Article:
The key crypto bills in Congress
Several bipartisan bills aiming to provide regulatory clarity for crypto are working their way through Congress. [Image via Caleb Perez]
There’s never a dull moment on the blockchain. Here’s what you need to know this week:
Crypto bills are gaining momentum in Congress. We’re taking a closer look at some of the most recent and potentially consequential pieces of legislation.
Key cryptoverse quotes Terra founder Do Kwon comments on the infamous collapse of his algorithmic stablecoin and other soundbites from the week.
Noteworthy numbers The rapidly growing amount of professionals with blockchain jobs and other key stats to know.
BILLS BILLS BILLS
A closer look at the the biggest crypto bills in Congress
While the last several months of crypto headlines have focused primarily on plummeting and prices, the evaporating liquidity of crypto firms, and, more recently, by U.S. regulators (more on this later) — one overlooked theme has been the ever-growing number of crypto bills gaining momentum in the U.S. Congress. According to , at least 50 (!) digital asset bills and resolutions have been proposed in the last year, not to mention President Biden’s March to create a legal framework for crypto. This week, we’re taking a closer look at some of the most recent proposed legislation. Let’s dig in.
Earlier this month, Sens. Debbie Stabenow (D-MI) and John Boozman (R-AR) introduced a bill recognizing both BTC and ETH as digital commodities. The bill gives the Commodity Futures Trading Commission (CFTC) jurisdiction over “digital commodities,” and defines that term to broadly capture potentially a lot more than just the top-two cryptocurrencies. The would create federal standards for crypto commodity trading and help clarify how crypto commodity markets should work. So far, the bill has been met by most of the crypto industry, as well as .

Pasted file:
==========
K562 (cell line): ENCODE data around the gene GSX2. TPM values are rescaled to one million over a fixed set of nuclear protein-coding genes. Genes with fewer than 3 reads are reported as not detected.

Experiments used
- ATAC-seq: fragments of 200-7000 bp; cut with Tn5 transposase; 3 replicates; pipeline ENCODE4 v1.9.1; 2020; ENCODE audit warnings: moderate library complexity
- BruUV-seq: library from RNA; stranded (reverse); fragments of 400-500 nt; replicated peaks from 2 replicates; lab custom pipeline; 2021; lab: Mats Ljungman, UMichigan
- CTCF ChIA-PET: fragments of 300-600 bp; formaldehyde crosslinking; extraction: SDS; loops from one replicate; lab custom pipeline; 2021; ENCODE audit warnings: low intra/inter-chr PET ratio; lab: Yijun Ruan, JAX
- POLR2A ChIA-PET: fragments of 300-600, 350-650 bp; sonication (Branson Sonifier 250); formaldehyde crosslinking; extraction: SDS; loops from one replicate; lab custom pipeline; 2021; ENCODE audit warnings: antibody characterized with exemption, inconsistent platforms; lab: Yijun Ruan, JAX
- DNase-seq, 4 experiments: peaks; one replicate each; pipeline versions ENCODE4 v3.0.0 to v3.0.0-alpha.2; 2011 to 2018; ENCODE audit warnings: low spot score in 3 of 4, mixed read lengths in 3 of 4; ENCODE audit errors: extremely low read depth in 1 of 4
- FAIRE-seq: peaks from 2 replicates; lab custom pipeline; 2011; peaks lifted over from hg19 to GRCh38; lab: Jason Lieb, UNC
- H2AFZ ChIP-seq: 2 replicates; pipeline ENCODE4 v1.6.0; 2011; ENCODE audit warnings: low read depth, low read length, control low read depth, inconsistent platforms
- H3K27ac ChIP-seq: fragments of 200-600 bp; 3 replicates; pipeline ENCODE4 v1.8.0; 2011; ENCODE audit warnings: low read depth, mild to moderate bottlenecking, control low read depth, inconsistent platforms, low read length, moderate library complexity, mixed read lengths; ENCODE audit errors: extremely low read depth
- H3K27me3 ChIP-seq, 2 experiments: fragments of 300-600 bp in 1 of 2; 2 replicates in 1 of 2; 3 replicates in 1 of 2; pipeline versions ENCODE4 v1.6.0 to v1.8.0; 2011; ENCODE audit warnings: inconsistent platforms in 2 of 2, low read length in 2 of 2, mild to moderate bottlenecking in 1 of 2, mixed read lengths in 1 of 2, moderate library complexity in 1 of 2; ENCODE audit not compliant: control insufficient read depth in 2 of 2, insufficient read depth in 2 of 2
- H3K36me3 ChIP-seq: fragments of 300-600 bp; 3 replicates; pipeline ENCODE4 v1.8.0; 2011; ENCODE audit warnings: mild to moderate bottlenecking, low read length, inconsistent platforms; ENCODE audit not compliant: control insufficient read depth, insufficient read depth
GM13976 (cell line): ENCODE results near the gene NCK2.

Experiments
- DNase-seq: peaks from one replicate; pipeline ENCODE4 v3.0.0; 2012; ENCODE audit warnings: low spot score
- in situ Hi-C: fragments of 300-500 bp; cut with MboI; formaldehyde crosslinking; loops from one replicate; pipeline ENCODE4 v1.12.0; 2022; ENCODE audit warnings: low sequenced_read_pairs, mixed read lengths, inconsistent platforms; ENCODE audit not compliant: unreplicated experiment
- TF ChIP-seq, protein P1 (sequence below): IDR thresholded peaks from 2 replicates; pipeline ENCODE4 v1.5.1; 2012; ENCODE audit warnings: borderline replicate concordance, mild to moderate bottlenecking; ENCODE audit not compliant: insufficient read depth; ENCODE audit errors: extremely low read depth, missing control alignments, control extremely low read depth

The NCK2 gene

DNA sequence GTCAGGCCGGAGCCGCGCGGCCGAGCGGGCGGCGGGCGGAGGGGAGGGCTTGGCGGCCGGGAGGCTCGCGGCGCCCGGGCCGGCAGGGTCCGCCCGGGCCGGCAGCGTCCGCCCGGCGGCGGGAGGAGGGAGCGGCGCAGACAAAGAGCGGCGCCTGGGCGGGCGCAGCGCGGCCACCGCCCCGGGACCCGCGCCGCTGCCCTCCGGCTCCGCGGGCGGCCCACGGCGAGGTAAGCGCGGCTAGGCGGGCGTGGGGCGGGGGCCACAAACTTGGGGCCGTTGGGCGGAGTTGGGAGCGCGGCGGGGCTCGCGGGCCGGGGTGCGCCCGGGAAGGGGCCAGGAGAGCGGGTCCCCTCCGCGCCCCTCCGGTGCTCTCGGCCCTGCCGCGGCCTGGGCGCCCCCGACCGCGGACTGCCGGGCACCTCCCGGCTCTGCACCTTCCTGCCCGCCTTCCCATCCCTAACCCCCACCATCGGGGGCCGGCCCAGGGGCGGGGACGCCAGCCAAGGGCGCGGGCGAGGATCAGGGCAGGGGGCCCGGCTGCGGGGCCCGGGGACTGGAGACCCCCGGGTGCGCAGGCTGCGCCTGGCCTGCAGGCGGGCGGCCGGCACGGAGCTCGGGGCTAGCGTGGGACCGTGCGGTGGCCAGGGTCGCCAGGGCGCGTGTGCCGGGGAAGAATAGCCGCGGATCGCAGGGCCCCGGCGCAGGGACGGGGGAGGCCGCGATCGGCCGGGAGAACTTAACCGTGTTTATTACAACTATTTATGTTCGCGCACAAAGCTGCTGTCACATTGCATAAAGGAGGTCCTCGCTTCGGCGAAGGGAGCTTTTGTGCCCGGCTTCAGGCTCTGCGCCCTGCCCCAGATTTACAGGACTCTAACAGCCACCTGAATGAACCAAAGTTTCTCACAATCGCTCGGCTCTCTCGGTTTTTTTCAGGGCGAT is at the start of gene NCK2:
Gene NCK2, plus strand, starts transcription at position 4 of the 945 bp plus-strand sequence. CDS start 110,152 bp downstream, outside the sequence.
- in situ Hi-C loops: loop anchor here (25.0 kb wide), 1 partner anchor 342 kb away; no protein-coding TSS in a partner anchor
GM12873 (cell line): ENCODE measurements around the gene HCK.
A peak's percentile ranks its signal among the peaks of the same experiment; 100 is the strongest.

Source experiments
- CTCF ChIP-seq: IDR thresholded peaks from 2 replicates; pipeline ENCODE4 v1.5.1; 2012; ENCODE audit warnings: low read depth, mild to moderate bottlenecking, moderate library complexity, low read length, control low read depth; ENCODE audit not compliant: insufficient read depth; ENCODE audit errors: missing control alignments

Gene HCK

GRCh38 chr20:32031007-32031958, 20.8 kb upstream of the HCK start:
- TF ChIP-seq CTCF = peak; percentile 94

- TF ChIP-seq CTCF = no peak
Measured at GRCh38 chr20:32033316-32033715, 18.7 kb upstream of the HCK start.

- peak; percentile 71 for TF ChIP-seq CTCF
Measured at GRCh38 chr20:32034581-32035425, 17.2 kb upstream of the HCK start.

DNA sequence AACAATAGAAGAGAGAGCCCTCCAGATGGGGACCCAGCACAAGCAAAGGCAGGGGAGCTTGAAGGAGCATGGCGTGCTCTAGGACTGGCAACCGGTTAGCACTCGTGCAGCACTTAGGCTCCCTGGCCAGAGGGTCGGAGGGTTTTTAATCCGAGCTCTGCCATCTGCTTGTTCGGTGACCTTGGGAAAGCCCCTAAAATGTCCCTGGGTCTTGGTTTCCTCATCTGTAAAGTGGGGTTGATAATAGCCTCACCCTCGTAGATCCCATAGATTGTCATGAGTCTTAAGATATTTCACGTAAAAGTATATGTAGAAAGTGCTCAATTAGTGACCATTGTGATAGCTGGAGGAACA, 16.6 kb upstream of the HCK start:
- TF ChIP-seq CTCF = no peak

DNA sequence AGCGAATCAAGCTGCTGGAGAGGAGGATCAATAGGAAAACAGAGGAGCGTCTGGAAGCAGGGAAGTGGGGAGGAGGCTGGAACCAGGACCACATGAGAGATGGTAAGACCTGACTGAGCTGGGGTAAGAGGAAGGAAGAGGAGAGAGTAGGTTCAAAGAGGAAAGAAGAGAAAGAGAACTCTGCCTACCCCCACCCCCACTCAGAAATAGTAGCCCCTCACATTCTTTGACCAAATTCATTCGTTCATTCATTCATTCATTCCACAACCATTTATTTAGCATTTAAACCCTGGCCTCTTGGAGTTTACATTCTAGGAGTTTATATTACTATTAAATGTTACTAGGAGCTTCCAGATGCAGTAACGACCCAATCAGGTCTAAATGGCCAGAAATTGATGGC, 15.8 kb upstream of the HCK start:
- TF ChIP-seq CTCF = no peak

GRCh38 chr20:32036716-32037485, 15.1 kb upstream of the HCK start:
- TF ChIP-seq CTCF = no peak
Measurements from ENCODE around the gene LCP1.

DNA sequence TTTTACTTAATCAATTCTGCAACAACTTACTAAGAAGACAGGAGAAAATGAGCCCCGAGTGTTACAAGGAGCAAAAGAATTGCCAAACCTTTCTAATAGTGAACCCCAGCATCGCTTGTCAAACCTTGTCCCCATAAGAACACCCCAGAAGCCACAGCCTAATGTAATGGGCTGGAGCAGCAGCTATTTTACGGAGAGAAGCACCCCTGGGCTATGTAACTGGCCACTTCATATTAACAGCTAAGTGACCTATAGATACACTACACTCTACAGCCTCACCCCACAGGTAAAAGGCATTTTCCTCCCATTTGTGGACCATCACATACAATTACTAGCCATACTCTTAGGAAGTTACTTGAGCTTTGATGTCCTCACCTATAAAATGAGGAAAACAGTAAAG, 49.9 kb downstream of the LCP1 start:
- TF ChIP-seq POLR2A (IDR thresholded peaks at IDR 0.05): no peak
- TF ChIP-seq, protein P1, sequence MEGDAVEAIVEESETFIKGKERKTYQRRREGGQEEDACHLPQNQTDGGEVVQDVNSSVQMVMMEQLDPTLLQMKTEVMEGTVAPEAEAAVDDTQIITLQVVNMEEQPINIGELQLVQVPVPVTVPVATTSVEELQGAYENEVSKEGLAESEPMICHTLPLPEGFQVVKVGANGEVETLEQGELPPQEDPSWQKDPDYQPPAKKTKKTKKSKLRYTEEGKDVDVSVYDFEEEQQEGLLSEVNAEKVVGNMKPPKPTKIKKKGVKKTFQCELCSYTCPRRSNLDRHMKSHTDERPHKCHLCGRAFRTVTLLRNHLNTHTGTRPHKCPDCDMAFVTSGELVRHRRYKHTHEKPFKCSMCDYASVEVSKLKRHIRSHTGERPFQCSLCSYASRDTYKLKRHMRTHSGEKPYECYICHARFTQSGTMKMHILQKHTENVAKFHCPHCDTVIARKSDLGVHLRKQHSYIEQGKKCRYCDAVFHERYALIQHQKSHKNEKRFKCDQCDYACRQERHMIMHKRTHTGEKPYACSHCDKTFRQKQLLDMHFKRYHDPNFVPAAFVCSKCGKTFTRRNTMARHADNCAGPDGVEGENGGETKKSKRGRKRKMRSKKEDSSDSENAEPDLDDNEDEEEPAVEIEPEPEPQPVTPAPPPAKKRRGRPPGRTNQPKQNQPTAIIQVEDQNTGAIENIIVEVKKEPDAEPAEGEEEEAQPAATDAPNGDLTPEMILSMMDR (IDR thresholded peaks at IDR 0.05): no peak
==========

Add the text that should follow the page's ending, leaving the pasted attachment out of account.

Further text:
In June, Sens. Cynthia Lummis (R-WY) and Kirsten Gillibrand (D-NY) proposed a bill which they described as a “complete regulatory framework for digital assets.” Their would also classify many cryptocurrencies as commodities; create tax exemptions for crypto transactions up to $200 as well as for miners’ ; require to be fully backed by “high-quality liquid assets” like U.S dollars; and ask the Treasury Department to study potential use-cases of . The crypto industry's response was largely positive for this bill, too. Sheila Warren, CEO of Crypto Council for Innovation said the bill could help the U.S. “retain its leadership role as a global innovator.”
There are also two bipartisan bills focused on stablecoins and crypto transaction taxes that are in the legislative pipeline. At the end of July, Sens. Pat Toomey (R-PA) and Kyrsten Sinema (D-AZ) introduced a bill that would crypto transactions under $50 from taxes. Meanwhile, House Financial Services Committee Chairwoman Maxine Waters (D-CA) and Ranking Member Patrick McHenry (R-NC) are negotiating a bill — now until after August — that would establish federal oversight of stablecoins. While the details are still being worked out, the bill is expected to provide a path for nonbanks (like Circle, which issues USDC) as well as banks to become regulated stablecoin issuers. Approved firms would also need to fully back stablecoins with highly liquid assets like cash or short-term government debt. (Read Coinbase’s latest .)
Why it matters… Over the last several weeks, you may have caught headlines about the SEC’s allegations that certain cryptocurrencies are securities (read here why ), or seen stories about the U.S. Treasury Department sanctioning a virtual currency mixer called — a mixer is a that enhances privacy while transacting, which can be needed, for example, to safely provide support to particular causes (more on that below in Takes). Though the details in each instance are different, some have criticized these actions as , or resolving regulatory questions through litigation instead of the typical rulemaking process that engages with the public and experts. Only time will tell how crypto regulation develops in the U.S. and around the world.